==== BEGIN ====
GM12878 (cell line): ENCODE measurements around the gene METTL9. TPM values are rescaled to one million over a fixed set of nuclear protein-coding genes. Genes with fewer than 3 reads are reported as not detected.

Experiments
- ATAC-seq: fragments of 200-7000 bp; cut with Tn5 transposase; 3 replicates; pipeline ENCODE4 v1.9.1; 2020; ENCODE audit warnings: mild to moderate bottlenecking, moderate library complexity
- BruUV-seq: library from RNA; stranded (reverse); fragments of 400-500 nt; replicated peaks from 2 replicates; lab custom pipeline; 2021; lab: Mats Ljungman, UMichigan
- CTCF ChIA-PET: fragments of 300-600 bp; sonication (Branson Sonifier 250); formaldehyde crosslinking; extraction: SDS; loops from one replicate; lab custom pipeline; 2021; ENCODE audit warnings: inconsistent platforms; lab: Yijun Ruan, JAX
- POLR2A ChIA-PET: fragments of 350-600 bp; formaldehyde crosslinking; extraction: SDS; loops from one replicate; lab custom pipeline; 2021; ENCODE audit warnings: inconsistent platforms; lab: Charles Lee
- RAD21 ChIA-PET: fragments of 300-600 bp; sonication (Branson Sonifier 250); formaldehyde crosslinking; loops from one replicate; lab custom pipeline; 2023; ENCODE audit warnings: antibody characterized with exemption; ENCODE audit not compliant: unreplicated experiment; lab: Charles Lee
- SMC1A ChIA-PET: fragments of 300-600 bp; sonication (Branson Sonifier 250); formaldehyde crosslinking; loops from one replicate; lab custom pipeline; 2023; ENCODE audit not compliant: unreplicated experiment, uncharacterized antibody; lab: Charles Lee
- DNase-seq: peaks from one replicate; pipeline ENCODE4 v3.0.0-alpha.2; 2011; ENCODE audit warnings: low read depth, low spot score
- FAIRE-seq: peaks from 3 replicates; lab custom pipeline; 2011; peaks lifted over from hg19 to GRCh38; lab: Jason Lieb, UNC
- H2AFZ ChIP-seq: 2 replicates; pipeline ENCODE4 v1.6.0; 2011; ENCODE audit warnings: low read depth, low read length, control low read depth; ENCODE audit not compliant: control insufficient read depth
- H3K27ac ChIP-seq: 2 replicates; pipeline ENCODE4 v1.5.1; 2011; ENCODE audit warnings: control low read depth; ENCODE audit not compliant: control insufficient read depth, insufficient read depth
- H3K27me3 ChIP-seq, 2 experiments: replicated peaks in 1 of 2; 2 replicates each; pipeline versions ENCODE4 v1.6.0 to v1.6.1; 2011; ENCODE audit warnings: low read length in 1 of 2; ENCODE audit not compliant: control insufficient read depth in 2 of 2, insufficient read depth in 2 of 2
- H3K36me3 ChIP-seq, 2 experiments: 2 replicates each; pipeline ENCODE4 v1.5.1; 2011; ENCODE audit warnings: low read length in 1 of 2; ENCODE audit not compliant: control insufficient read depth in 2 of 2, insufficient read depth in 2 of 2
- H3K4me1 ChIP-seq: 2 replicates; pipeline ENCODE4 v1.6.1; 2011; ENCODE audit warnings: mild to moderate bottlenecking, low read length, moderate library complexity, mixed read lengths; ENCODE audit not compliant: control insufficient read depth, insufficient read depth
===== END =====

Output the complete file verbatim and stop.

GM12878 (cell line): ENCODE measurements around the gene METTL9. TPM values are rescaled to one million over a fixed set of nuclear protein-coding genes. Genes with fewer than 3 reads are reported as not detected.

Experiments
- ATAC-seq: fragments of 200-7000 bp; cut with Tn5 transposase; 3 replicates; pipeline ENCODE4 v1.9.1; 2020; ENCODE audit warnings: mild to moderate bottlenecking, moderate library complexity
- BruUV-seq: library from RNA; stranded (reverse); fragments of 400-500 nt; replicated peaks from 2 replicates; lab custom pipeline; 2021; lab: Mats Ljungman, UMichigan
- CTCF ChIA-PET: fragments of 300-600 bp; sonication (Branson Sonifier 250); formaldehyde crosslinking; extraction: SDS; loops from one replicate; lab custom pipeline; 2021; ENCODE audit warnings: inconsistent platforms; lab: Yijun Ruan, JAX
- POLR2A ChIA-PET: fragments of 350-600 bp; formaldehyde crosslinking; extraction: SDS; loops from one replicate; lab custom pipeline; 2021; ENCODE audit warnings: inconsistent platforms; lab: Charles Lee
- RAD21 ChIA-PET: fragments of 300-600 bp; sonication (Branson Sonifier 250); formaldehyde crosslinking; loops from one replicate; lab custom pipeline; 2023; ENCODE audit warnings: antibody characterized with exemption; ENCODE audit not compliant: unreplicated experiment; lab: Charles Lee
- SMC1A ChIA-PET: fragments of 300-600 bp; sonication (Branson Sonifier 250); formaldehyde crosslinking; loops from one replicate; lab custom pipeline; 2023; ENCODE audit not compliant: unreplicated experiment, uncharacterized antibody; lab: Charles Lee
- DNase-seq: peaks from one replicate; pipeline ENCODE4 v3.0.0-alpha.2; 2011; ENCODE audit warnings: low read depth, low spot score
- FAIRE-seq: peaks from 3 replicates; lab custom pipeline; 2011; peaks lifted over from hg19 to GRCh38; lab: Jason Lieb, UNC
- H2AFZ ChIP-seq: 2 replicates; pipeline ENCODE4 v1.6.0; 2011; ENCODE audit warnings: low read depth, low read length, control low read depth; ENCODE audit not compliant: control insufficient read depth
- H3K27ac ChIP-seq: 2 replicates; pipeline ENCODE4 v1.5.1; 2011; ENCODE audit warnings: control low read depth; ENCODE audit not compliant: control insufficient read depth, insufficient read depth
- H3K27me3 ChIP-seq, 2 experiments: replicated peaks in 1 of 2; 2 replicates each; pipeline versions ENCODE4 v1.6.0 to v1.6.1; 2011; ENCODE audit warnings: low read length in 1 of 2; ENCODE audit not compliant: control insufficient read depth in 2 of 2, insufficient read depth in 2 of 2
- H3K36me3 ChIP-seq, 2 experiments: 2 replicates each; pipeline ENCODE4 v1.5.1; 2011; ENCODE audit warnings: low read length in 1 of 2; ENCODE audit not compliant: control insufficient read depth in 2 of 2, insufficient read depth in 2 of 2
- H3K4me1 ChIP-seq: 2 replicates; pipeline ENCODE4 v1.6.1; 2011; ENCODE audit warnings: mild to moderate bottlenecking, low read length, moderate library complexity, mixed read lengths; ENCODE audit not compliant: control insufficient read depth, insufficient read depth